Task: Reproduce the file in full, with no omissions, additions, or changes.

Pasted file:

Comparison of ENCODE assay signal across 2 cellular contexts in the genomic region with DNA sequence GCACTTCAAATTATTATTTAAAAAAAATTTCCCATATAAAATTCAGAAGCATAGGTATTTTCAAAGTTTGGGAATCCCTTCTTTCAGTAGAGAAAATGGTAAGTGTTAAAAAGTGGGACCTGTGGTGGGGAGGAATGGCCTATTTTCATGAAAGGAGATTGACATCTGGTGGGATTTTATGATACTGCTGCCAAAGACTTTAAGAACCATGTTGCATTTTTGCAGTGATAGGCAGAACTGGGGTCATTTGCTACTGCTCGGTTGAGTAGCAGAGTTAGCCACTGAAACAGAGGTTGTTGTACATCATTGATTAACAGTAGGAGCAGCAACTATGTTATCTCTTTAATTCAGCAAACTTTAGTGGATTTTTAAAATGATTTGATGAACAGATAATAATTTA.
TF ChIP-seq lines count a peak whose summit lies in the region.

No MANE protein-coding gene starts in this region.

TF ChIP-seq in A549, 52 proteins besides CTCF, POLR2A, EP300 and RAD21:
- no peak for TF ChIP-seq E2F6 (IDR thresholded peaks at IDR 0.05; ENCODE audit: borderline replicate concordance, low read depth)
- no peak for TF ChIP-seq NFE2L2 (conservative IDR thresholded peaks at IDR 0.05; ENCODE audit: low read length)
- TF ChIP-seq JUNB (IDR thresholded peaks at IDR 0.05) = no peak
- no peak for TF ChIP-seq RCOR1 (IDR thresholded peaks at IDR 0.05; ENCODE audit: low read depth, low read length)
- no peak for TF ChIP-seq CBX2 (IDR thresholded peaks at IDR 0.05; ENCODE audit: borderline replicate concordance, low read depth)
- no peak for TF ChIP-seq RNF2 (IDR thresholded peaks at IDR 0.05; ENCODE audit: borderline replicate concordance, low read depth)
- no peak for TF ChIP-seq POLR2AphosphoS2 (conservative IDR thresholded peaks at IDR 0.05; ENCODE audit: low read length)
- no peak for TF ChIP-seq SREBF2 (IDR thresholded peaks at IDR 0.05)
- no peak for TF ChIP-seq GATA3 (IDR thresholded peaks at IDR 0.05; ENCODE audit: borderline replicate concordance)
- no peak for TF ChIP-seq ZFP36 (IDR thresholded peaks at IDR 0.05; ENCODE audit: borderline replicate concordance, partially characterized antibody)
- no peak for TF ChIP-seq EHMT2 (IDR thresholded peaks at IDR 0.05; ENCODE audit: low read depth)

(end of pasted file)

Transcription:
Comparison of ENCODE assay signal across 2 cellular contexts in the genomic region with DNA sequence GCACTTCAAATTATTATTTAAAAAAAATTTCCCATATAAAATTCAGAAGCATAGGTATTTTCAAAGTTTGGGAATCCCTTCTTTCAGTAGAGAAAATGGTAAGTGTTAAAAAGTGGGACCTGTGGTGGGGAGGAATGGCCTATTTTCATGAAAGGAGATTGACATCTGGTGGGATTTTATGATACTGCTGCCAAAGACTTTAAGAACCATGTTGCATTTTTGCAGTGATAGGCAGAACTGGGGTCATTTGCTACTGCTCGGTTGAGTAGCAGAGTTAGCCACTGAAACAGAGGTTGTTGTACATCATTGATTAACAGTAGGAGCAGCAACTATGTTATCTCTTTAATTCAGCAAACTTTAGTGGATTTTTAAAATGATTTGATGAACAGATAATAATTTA.
TF ChIP-seq lines count a peak whose summit lies in the region.

No MANE protein-coding gene starts in this region.

TF ChIP-seq in A549, 52 proteins besides CTCF, POLR2A, EP300 and RAD21:
- no peak for TF ChIP-seq E2F6 (IDR thresholded peaks at IDR 0.05; ENCODE audit: borderline replicate concordance, low read depth)
- no peak for TF ChIP-seq NFE2L2 (conservative IDR thresholded peaks at IDR 0.05; ENCODE audit: low read length)
- TF ChIP-seq JUNB (IDR thresholded peaks at IDR 0.05) = no peak
- no peak for TF ChIP-seq RCOR1 (IDR thresholded peaks at IDR 0.05; ENCODE audit: low read depth, low read length)
- no peak for TF ChIP-seq CBX2 (IDR thresholded peaks at IDR 0.05; ENCODE audit: borderline replicate concordance, low read depth)
- no peak for TF ChIP-seq RNF2 (IDR thresholded peaks at IDR 0.05; ENCODE audit: borderline replicate concordance, low read depth)
- no peak for TF ChIP-seq POLR2AphosphoS2 (conservative IDR thresholded peaks at IDR 0.05; ENCODE audit: low read length)
- no peak for TF ChIP-seq SREBF2 (IDR thresholded peaks at IDR 0.05)
- no peak for TF ChIP-seq GATA3 (IDR thresholded peaks at IDR 0.05; ENCODE audit: borderline replicate concordance)
- no peak for TF ChIP-seq ZFP36 (IDR thresholded peaks at IDR 0.05; ENCODE audit: borderline replicate concordance, partially characterized antibody)
- no peak for TF ChIP-seq EHMT2 (IDR thresholded peaks at IDR 0.05; ENCODE audit: low read depth)